KLBJ 590AM

04:31 min | 2 years ago

"wildflower research center" Discussed on KLBJ 590AM

"That here are the numbers again five one two eight three six zero five ninety or toll free line is eight seven seven five nine hundred fifty five twenty five one two eight three six zero five ninety or eight seven seven five nine hundred fifty five twenty five the other thing. I was just noticing is. I know it's like for me to sit here and say, hey, guess what Paul believes are starting to turn. Like y'all aren't looking at it yourselves every day, but I just can't resist commenting on it. And what's turning and my neighborhood? My big red oak behind my house. That's just was native. When I'm built there. Is starting to turn colors and. Down at the bottom of the streets starting to turn color by white miss flower, which the monarchs love and every every other butterfly loves it too is busting out blooming, and I'm starting to get that delightful delicate fragrance from the whiteness flowers, this wonderful, and that's a native. So, you know, everybody needs to have that it's shade tolerant. It's. Even grow in full sun. So there's a couple of different species that are native to Travis county. But if you go to a local nursery. I mean, there's a plant you probably ever gonna find it at a hardware store, but. If you go to someplace like Johns plays for Barton springs, nursery, or even red barn or places like that are local they're going to have the whiteness flour. And of course, you if you if you got room for Greg snus flower that low growing Bluey perfectly one, oh my gosh. Butterflies go insane for that plant. Every butterfly will be on that plant. No matter what else is blooming. You've got a Greg Smith's flower. They'll be on it. And I've seen a lot of butterflies flitting around lately. So it's really good. The other thing is like evergreen supermac is ballooning. So a lot of the stuff that the butterflies rely on in the fall. Astor's are gorgeous. I've got what else is up there. I don't think that my Goldenrod is blaming it might be I've seen Goldenrod blaming. There's a vacant lot near my office where it's got a lot of native Goldenrod out there. And it's really pretty we got five different species a Goldenrod native to this central Texas area. Some of them are dwarf. There's though cute, and I don't know if anybody's growing them or not, but Goldenrod does not cause allergies as some people used to think it does not have wind-borne pollen. So. I would put and Goldenrod in. If you wanna fall thing. Of course, the the other Salvi is are all blaming. So pretty Neil to. It's just a one of those awesome times of the year for of fall color. You're going to have your Mexican Bush sage? So you can do a beautiful vignette in. I heard somebody talking about John's butterfly garden that is an inspirational garden, I'm telling you right now, I have said this before, but I have had many clients asked me to replicate that garden but in miniature because it's huge. I mean, it's not it's the kind of thing where you have a state big piece property to have one that dig and I've done one that big based on his peration, but most of them are kind of like a miniature version of John's butterfly garden. But if you haven't been out there and seeing that oh my gosh. She got to go do that. And of course, you can also go to the lady bird Johnson Wildflower research center, they'll have all these plants planet as well. And you can figure out what you want to put in your own yard because it's very rewarding to put this stuff in and immediately have visitations all over the yard from the. The pretty little butterflies so five one two eight three six zero five ninety. I think we need to get our first break out of the way. And if y'all want to get in line, you'll be first on the Austin Gardner, right? After this. Did you hear the news metro PCS is now metro by t mobile? Now,.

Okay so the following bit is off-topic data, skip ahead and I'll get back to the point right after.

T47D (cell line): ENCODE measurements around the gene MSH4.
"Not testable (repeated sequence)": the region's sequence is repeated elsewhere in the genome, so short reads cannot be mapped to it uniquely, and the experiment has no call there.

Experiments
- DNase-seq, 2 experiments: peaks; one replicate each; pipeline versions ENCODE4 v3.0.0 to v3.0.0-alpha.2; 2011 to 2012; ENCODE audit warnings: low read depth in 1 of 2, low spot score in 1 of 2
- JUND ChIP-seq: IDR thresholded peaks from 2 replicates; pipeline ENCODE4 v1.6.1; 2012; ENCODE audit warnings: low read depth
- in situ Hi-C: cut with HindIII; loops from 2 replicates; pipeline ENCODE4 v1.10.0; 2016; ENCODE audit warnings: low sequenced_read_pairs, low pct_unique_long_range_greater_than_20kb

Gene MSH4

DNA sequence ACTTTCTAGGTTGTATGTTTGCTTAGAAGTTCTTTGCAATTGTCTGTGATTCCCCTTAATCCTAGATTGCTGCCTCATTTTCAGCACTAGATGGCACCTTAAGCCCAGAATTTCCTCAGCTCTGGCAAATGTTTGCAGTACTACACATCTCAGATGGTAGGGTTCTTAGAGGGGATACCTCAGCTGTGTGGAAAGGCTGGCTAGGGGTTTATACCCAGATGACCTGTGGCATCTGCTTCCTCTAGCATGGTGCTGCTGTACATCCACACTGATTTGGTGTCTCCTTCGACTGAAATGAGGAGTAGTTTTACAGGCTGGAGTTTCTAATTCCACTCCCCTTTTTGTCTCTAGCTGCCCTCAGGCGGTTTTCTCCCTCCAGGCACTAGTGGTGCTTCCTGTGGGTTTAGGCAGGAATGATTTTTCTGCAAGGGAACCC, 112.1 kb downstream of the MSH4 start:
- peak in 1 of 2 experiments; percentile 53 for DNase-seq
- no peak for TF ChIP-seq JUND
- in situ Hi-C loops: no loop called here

Goldenrod Greg Smith Paul John Travis county t mobile Johns Barton springs Johnson Wildflower research ce Austin Gardner Texas Astor Salvi Neil